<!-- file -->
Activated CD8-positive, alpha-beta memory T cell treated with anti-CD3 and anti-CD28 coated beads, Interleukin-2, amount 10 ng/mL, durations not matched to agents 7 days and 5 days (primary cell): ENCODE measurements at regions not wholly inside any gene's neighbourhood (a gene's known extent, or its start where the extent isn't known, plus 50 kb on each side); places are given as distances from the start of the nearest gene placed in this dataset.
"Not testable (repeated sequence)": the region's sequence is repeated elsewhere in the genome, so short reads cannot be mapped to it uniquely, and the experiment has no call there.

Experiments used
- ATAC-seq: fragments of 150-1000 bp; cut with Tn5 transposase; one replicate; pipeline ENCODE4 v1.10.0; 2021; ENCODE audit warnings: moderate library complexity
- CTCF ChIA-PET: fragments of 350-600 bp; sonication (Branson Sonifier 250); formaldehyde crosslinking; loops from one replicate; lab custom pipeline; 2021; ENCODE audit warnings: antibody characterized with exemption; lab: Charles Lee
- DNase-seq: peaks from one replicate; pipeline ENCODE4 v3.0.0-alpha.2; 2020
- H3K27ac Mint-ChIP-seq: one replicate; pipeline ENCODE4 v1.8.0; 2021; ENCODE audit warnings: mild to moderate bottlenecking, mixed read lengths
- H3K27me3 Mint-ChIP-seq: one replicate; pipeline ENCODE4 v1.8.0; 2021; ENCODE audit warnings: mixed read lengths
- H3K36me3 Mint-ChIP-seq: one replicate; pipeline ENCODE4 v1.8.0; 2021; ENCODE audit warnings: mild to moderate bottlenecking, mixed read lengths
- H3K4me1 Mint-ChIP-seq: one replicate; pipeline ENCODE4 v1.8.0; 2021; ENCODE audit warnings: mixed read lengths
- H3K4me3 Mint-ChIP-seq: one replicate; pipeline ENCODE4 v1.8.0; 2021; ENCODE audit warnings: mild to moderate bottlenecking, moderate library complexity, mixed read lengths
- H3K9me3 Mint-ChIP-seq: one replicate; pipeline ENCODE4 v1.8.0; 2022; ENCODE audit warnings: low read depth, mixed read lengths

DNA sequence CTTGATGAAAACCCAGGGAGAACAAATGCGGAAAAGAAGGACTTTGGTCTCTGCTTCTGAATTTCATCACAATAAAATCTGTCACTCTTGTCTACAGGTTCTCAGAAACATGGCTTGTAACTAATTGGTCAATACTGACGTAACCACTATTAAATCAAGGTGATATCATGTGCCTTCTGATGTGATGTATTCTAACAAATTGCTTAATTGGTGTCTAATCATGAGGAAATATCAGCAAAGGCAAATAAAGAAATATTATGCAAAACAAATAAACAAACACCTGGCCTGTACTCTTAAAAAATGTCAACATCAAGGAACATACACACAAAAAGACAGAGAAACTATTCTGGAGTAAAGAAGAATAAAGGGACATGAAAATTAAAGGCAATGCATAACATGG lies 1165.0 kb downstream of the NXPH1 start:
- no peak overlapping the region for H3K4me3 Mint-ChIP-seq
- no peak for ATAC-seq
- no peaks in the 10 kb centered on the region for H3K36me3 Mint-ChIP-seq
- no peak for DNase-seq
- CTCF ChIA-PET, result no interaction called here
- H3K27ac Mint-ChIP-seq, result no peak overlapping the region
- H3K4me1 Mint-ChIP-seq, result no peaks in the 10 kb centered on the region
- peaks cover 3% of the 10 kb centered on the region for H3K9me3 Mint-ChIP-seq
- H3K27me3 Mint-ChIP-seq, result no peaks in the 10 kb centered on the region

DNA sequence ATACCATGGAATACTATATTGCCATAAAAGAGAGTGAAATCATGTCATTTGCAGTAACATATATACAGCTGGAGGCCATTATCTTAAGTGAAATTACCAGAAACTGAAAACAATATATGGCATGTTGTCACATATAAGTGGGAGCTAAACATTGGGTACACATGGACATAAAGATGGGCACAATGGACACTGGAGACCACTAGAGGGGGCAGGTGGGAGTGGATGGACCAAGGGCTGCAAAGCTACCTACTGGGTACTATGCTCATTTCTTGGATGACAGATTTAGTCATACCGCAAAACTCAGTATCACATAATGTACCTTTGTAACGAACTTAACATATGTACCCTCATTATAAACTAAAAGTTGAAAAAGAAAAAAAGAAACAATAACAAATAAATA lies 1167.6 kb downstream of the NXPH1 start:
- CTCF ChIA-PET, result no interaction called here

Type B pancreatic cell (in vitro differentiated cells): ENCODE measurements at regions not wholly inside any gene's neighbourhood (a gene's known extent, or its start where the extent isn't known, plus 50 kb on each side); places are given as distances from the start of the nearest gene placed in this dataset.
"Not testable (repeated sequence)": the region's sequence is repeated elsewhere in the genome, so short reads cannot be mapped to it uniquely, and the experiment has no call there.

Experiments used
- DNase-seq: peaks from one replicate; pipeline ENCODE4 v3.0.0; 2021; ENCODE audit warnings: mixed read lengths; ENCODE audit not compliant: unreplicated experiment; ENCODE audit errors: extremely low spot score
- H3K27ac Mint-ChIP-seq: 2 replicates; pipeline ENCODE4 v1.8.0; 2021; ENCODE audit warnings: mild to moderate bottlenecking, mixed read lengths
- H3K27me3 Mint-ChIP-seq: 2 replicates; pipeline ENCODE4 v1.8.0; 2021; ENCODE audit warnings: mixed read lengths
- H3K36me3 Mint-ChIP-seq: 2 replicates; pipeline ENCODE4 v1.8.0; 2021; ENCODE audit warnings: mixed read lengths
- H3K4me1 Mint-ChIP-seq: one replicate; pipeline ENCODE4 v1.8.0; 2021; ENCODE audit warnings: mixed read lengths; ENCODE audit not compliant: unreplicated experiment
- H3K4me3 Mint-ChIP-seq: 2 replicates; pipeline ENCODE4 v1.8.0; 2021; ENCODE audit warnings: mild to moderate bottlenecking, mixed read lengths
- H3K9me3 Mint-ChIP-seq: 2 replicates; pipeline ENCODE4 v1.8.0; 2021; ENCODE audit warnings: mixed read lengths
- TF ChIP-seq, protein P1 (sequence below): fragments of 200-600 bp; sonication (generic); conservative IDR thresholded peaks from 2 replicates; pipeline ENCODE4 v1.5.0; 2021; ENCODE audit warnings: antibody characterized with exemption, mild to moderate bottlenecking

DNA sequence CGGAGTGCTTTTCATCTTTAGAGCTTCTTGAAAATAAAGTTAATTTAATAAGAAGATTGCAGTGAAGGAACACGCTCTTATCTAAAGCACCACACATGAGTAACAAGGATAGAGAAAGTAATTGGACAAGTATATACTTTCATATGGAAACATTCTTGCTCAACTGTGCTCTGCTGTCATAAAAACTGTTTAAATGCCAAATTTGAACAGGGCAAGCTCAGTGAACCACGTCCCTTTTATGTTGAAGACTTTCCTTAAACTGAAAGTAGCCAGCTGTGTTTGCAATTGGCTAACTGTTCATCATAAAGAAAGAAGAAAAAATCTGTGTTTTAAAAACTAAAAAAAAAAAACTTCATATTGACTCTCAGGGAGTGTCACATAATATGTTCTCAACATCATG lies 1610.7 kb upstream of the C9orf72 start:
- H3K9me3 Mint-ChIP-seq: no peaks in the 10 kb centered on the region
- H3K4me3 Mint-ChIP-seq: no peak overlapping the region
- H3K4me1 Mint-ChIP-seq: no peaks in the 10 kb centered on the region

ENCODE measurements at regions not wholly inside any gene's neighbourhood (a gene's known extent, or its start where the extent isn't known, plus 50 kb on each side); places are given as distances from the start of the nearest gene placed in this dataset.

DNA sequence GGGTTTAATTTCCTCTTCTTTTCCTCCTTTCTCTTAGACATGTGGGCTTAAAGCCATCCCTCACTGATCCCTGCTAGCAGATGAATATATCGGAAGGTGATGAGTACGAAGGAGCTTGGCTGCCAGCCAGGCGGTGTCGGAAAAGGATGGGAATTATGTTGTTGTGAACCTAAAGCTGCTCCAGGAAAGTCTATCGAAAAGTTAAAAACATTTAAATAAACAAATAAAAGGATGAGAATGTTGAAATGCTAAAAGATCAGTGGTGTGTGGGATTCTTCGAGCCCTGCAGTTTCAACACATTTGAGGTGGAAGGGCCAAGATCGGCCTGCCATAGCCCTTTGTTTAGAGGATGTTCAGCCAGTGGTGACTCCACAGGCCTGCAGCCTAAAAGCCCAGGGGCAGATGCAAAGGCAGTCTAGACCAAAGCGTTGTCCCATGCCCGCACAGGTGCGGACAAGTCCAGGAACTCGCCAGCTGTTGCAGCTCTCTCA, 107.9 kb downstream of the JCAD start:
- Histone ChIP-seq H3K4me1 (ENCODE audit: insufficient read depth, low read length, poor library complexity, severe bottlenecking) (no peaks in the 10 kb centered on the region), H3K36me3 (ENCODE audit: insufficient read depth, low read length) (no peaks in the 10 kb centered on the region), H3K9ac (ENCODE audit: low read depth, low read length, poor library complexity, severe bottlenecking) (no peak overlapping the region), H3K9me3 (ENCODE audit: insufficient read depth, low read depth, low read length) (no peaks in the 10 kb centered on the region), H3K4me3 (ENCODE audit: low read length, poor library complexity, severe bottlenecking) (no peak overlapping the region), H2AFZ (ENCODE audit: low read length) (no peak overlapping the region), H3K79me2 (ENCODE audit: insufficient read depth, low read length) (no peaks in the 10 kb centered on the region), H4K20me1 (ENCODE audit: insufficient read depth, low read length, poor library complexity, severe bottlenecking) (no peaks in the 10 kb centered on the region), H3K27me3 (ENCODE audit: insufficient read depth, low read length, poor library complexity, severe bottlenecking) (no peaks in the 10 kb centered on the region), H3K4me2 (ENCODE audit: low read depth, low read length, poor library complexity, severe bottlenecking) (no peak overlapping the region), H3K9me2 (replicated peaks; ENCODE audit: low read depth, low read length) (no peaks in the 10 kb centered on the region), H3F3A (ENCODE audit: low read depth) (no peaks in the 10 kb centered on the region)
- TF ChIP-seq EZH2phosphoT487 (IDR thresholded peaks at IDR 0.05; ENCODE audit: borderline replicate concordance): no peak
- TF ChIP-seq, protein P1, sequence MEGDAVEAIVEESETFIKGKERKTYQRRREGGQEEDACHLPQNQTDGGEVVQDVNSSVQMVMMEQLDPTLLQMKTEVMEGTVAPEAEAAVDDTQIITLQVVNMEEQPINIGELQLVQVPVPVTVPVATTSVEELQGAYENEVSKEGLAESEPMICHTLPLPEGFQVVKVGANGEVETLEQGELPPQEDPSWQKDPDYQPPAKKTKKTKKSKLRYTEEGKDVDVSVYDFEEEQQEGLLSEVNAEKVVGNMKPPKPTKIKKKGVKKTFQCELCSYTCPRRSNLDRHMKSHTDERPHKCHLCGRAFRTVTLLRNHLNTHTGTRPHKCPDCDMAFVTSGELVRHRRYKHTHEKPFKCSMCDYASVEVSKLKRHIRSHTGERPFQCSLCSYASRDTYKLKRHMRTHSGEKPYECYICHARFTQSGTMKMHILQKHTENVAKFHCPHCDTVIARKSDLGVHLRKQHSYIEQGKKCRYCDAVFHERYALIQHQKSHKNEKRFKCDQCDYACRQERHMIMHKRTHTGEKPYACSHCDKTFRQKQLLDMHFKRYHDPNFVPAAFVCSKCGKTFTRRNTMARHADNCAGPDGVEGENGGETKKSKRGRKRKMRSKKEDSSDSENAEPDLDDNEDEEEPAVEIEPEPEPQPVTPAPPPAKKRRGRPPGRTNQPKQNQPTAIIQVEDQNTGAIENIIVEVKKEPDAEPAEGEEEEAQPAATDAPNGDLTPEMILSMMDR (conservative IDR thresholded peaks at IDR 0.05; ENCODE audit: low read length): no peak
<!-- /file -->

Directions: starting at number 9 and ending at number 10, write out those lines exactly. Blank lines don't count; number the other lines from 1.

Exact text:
- H3K36me3 Mint-ChIP-seq: one replicate; pipeline ENCODE4 v1.8.0; 2021; ENCODE audit warnings: mild to moderate bottlenecking, mixed read lengths
- H3K4me1 Mint-ChIP-seq: one replicate; pipeline ENCODE4 v1.8.0; 2021; ENCODE audit warnings: mixed read lengths